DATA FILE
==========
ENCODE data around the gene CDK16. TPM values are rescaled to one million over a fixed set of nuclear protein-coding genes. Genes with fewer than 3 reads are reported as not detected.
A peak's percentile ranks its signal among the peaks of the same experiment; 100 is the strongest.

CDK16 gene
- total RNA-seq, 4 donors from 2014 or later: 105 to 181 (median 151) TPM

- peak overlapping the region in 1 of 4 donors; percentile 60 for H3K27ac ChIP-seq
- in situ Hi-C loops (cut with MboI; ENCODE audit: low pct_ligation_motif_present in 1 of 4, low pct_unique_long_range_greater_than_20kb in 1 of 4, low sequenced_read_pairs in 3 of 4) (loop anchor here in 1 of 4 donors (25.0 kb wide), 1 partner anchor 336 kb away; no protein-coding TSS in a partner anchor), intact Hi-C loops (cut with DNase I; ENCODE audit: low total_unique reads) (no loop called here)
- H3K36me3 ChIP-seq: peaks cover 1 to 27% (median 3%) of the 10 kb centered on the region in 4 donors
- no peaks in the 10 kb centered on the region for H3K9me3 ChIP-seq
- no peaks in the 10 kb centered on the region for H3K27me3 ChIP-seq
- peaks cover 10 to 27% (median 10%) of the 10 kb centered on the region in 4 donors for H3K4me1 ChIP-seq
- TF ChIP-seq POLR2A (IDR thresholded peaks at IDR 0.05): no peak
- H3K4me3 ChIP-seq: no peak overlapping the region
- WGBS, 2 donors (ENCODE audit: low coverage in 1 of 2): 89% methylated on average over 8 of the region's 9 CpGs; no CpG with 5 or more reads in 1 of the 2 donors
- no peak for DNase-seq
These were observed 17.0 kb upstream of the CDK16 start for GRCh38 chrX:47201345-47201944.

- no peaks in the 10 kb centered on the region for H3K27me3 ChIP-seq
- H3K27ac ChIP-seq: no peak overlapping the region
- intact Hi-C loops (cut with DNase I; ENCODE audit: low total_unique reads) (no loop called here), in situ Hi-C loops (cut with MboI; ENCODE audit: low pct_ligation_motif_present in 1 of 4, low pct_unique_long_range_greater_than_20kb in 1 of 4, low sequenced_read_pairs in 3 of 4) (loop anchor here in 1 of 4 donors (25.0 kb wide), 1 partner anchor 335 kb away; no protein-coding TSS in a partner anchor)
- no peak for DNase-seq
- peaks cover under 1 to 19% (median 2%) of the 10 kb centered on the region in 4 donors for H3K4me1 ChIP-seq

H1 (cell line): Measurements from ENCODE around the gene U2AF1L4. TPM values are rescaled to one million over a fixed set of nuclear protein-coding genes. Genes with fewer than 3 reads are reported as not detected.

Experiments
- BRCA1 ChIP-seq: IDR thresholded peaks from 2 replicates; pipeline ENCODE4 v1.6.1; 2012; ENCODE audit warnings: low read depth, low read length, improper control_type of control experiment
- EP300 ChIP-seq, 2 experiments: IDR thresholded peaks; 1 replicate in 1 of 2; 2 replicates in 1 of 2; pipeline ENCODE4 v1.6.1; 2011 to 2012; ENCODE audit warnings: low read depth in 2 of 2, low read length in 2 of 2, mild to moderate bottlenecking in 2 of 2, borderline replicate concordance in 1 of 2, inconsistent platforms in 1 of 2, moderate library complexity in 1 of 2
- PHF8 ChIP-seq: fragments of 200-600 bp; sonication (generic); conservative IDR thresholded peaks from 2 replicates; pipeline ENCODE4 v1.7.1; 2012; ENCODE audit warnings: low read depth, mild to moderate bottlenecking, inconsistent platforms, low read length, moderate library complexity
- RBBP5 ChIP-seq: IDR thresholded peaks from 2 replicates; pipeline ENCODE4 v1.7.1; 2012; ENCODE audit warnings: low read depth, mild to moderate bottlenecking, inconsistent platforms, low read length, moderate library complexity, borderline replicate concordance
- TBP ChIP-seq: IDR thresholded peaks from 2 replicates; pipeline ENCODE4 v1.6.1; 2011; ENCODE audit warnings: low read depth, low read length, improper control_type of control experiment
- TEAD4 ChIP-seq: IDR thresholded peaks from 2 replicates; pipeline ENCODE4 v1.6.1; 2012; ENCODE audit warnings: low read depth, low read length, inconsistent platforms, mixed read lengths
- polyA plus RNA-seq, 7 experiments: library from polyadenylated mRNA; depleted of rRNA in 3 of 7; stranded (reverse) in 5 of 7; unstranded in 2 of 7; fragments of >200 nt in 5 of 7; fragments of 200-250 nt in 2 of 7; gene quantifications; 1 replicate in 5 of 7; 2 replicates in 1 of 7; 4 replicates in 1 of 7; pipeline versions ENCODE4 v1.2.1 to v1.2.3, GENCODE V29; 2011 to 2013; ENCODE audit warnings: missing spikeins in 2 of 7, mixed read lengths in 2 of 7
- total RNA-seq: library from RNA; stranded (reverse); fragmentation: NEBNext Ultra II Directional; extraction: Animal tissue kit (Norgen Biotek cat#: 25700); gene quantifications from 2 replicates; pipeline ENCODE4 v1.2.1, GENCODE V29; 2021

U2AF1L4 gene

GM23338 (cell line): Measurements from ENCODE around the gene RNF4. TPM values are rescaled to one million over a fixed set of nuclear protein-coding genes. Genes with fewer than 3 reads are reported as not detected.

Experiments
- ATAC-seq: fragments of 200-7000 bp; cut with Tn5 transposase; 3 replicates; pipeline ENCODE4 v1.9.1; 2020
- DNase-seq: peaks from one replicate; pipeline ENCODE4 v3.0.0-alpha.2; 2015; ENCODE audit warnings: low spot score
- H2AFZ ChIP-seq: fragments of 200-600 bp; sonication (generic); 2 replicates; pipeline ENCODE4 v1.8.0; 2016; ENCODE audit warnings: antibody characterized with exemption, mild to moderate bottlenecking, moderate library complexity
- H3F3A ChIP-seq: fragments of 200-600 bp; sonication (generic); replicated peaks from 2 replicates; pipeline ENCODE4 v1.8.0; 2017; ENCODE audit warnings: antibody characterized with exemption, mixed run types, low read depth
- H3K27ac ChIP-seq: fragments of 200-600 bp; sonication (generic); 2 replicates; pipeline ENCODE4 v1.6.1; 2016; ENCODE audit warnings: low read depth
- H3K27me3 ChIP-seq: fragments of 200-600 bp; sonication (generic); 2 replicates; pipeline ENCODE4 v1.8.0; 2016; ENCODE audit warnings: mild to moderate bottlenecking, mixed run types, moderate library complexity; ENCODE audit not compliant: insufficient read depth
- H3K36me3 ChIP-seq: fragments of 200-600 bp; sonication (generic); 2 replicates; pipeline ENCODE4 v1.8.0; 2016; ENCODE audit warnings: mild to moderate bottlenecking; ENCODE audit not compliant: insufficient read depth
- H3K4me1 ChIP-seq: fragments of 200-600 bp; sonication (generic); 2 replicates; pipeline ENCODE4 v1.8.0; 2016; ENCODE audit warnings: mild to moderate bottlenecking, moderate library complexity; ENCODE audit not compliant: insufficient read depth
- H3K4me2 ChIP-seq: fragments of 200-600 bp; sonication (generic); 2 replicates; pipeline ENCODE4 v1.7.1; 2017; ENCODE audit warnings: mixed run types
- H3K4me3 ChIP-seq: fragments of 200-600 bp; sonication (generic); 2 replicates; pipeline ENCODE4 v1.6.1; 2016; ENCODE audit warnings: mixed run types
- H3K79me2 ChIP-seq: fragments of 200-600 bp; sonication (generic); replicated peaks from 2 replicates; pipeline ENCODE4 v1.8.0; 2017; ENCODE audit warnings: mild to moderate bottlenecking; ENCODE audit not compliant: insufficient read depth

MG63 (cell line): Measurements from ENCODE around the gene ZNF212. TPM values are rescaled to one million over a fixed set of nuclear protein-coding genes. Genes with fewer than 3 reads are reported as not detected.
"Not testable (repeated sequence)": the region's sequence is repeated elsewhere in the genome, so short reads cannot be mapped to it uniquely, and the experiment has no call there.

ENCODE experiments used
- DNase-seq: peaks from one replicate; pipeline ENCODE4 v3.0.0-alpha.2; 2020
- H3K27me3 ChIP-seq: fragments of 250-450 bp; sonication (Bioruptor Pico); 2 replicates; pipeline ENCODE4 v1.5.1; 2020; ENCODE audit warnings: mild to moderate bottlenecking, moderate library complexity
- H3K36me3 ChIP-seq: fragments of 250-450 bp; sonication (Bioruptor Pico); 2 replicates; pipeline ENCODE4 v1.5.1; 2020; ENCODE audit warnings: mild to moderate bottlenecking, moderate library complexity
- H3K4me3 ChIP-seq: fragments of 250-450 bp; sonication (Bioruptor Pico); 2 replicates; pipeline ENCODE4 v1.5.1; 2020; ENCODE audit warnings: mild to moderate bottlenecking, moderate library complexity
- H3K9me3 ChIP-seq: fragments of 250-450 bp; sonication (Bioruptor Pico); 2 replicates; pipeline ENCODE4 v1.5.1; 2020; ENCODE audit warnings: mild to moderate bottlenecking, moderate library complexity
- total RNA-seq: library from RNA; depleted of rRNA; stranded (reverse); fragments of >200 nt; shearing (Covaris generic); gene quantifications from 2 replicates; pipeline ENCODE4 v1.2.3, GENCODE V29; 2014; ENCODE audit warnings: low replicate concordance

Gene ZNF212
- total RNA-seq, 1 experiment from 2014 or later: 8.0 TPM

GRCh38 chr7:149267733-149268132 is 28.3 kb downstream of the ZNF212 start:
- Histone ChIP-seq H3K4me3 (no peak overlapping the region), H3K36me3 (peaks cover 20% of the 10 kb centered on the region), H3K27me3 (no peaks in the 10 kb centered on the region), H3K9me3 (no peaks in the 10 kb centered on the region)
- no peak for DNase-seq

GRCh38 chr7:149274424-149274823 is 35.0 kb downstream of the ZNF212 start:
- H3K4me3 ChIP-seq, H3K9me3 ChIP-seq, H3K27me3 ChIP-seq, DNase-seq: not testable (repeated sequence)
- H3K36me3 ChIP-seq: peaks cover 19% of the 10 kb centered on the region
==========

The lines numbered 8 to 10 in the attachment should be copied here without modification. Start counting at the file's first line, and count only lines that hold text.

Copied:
- no peaks in the 10 kb centered on the region for H3K9me3 ChIP-seq
- no peaks in the 10 kb centered on the region for H3K27me3 ChIP-seq
- peaks cover 10 to 27% (median 10%) of the 10 kb centered on the region in 4 donors for H3K4me1 ChIP-seq